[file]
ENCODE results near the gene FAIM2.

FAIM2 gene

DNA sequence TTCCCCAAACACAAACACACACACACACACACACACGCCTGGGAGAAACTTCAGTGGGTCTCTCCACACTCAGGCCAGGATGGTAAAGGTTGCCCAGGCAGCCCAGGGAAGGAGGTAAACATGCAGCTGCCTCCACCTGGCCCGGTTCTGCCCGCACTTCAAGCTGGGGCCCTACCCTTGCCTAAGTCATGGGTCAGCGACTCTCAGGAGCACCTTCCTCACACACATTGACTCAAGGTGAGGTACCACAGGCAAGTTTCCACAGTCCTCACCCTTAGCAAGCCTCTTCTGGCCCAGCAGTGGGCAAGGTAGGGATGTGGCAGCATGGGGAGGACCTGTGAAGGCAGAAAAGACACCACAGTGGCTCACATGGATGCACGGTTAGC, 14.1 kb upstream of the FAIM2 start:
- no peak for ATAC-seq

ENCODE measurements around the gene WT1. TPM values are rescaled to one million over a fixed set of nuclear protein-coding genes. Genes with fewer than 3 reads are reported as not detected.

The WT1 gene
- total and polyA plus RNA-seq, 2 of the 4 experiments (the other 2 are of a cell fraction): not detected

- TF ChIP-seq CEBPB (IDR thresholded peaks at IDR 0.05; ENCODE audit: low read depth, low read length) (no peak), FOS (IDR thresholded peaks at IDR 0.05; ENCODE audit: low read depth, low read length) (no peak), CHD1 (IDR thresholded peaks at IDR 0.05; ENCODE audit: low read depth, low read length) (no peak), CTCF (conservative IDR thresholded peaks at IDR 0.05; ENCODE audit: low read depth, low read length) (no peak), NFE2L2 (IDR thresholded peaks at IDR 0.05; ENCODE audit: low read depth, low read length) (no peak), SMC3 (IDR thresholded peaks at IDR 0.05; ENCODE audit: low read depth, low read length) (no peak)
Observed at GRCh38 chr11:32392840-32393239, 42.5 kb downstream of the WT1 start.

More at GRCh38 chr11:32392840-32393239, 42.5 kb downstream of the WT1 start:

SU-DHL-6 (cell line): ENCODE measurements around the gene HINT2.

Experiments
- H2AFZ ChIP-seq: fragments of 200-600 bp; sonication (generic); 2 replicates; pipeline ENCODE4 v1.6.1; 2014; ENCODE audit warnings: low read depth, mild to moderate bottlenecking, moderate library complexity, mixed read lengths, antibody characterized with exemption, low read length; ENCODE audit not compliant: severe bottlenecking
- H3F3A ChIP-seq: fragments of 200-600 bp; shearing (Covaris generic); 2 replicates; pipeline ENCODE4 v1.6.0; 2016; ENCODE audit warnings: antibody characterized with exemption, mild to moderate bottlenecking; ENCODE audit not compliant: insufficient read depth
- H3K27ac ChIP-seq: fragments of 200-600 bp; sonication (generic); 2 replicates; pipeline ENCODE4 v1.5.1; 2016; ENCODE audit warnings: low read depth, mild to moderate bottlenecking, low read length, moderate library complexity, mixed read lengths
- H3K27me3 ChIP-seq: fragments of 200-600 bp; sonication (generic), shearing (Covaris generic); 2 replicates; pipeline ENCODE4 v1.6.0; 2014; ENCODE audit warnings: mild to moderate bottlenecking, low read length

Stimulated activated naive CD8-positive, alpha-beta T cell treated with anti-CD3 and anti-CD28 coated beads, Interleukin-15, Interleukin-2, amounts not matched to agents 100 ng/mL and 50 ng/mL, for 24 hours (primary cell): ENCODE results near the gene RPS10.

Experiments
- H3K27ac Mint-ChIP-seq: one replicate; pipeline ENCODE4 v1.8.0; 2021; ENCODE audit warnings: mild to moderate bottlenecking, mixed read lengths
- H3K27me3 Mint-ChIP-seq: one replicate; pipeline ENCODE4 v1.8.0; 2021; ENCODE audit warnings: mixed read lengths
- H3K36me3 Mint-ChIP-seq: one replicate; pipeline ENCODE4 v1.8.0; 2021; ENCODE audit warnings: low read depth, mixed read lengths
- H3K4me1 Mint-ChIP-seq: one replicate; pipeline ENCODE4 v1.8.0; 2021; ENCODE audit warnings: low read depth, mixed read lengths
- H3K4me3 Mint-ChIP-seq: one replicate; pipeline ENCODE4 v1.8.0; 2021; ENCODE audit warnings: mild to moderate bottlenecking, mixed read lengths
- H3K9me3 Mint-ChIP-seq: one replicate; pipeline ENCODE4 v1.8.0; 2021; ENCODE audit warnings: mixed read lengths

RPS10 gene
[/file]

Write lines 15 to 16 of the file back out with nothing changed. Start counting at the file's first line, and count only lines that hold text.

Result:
- H3K27ac ChIP-seq: fragments of 200-600 bp; sonication (generic); 2 replicates; pipeline ENCODE4 v1.5.1; 2016; ENCODE audit warnings: low read depth, mild to moderate bottlenecking, low read length, moderate library complexity, mixed read lengths
- H3K27me3 ChIP-seq: fragments of 200-600 bp; sonication (generic), shearing (Covaris generic); 2 replicates; pipeline ENCODE4 v1.6.0; 2014; ENCODE audit warnings: mild to moderate bottlenecking, low read length